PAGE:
UC Davis School of Veterinary Medicine
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Malicious poisonings

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Meatballs laced with the anticoagulant rodenticide, diphacinone.

Sept 23, 2013

If a dog finds a meatball on the street, chances are he’s not going to ask how it got there; he’s going to gobble it up. That’s what happened when Oskar, a 7-year-old Dachshund came across a meatball in San Francisco’s Twin Peaks neighborhood. Moments later he had a seizure, and later died of organ failure. His veterinarian suspected poisoning and sent samples of the bait and vomitus from the dog to the California Animal Health and Food Safety Laboratory (CAHFS) at the UC Davis School of Veterinary Medicine.

Unfortunately, CAHFS toxicologists receive calls about possible malicious poisoning all too often. In many instances, there is no evidence to support a client’s suspicion of foul play. However, in other cases, various adulterated food items such as pet food or meats are found in the animal’s environment as in the Bay Area case. 

Other cases have involved the use of anticoagulant rodenticides such as brodifacoum, cholinesterase-inhibiting insecticides such as methomyl and disulfoton, drugs such as aspirin and caffeine, ethylene glycol, and cyanide. They have also detected the sugar substitute, xylitol, in several “bait” samples. Apparently, xylitol is used as a poison for coyotes and perhaps domestic dogs as well. Dogs are uniquely sensitive to xylitol and develop severe hypoglycemia and liver damage following ingestion.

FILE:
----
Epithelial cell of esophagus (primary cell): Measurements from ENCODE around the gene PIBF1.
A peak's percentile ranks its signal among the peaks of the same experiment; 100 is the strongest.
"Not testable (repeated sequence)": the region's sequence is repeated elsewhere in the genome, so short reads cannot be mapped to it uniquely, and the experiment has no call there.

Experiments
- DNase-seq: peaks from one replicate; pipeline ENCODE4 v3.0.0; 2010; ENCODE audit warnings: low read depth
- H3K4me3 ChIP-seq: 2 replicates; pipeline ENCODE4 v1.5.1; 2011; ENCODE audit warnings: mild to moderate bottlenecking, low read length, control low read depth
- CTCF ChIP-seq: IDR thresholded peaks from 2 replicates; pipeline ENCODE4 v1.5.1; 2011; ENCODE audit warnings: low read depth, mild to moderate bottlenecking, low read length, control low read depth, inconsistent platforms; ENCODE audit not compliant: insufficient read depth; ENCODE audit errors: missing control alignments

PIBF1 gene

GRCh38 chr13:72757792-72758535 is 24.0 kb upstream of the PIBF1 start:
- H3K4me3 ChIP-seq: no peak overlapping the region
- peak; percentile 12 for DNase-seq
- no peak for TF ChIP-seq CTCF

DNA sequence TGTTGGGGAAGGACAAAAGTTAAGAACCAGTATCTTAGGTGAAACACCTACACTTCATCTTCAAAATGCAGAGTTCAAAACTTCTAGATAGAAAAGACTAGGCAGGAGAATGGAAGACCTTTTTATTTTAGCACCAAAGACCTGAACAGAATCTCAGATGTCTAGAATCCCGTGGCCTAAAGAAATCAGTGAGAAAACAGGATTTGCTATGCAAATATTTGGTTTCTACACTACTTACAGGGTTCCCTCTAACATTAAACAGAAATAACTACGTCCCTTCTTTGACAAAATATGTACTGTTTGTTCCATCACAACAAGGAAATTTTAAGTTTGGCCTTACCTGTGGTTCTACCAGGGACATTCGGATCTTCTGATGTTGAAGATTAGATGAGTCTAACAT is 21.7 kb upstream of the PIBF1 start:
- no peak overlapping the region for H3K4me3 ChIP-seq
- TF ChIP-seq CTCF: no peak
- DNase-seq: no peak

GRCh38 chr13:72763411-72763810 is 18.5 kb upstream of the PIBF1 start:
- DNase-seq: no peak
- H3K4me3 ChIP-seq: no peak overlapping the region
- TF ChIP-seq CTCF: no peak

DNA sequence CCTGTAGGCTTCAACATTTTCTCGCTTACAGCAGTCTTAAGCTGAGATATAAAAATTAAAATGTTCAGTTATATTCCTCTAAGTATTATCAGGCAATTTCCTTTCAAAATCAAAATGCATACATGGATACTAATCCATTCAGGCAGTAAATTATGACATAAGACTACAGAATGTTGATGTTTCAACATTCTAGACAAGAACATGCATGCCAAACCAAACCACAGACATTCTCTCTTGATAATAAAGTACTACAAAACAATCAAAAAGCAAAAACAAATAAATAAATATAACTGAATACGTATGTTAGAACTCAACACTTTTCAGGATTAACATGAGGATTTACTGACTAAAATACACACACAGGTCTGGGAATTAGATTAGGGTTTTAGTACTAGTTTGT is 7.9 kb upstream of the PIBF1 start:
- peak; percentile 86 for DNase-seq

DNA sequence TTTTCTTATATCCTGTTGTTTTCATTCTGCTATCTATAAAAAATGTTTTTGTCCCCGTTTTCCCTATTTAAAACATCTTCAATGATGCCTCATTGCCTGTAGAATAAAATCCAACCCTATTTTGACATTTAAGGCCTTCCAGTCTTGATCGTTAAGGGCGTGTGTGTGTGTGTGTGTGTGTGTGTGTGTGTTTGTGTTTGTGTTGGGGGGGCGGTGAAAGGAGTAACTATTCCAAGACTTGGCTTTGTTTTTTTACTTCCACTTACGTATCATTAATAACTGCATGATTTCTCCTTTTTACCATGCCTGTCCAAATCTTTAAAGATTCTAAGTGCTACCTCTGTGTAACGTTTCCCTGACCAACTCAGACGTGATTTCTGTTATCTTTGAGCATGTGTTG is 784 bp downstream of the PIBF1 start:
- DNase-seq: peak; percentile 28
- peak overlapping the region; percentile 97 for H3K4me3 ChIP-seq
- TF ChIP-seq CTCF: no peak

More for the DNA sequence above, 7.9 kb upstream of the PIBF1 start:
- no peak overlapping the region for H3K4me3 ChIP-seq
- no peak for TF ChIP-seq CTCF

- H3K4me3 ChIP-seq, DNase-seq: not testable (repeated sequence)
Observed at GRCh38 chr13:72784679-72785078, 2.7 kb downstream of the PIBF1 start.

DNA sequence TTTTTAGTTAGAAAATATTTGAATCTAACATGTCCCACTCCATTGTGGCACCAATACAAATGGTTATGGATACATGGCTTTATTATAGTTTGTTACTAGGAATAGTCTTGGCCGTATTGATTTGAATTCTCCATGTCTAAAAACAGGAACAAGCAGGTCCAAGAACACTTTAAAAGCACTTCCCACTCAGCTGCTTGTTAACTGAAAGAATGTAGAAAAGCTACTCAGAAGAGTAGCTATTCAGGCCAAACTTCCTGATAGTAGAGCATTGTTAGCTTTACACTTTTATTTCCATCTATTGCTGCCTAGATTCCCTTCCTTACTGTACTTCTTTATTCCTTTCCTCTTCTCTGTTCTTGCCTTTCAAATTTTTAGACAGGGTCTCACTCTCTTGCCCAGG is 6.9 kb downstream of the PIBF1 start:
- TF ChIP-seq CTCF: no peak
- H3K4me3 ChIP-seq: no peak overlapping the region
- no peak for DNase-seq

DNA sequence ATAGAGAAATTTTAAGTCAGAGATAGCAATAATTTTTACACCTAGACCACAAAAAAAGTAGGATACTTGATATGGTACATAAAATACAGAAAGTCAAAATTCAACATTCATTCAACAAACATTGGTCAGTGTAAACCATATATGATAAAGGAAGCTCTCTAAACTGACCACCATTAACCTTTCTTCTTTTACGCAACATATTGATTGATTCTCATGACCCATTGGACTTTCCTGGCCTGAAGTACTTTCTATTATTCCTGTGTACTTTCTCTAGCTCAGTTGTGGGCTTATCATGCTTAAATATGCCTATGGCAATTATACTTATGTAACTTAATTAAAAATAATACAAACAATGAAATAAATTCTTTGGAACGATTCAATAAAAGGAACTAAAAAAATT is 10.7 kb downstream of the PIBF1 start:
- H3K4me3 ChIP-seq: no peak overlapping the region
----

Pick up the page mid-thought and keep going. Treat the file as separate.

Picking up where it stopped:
In suspected cases of malicious poisoning, it is critical to collect and maintain appropriate samples for testing and good records pertaining to the case. Law enforcement or other government agencies often become involved in a majority of confirmed malicious poisoning cases. These cases can also end up in court, so it is incumbent on veterinarians to perform thorough history taking and case work up. 

Critical ante mortem samples for toxicological analysis include possible source material (e.g. baits), stomach contents (vomitus) and urine. Visual inspection of source material or stomach contents often reveals the presence of foreign material which can help in the selection of appropriate toxicology tests to perform. If an animal dies, a thorough necropsy is recommended and stomach contents, liver, kidney, brain, fat, and urine should be collected (all tissue samples should be fresh and not formalin-fixed), placed in individual sample containers, and refrigerated or frozen pending analysis.

For more information from CAHFS including testing for unknowns, mycotoxin poisoning from moldy compost, and the danger to dogs from ingesting horse dewormers, read their recent Special Pet Toxicology Report

 


 Trina Wood

Communications Officer

530-752-5257; tjwood@ucdavis.edu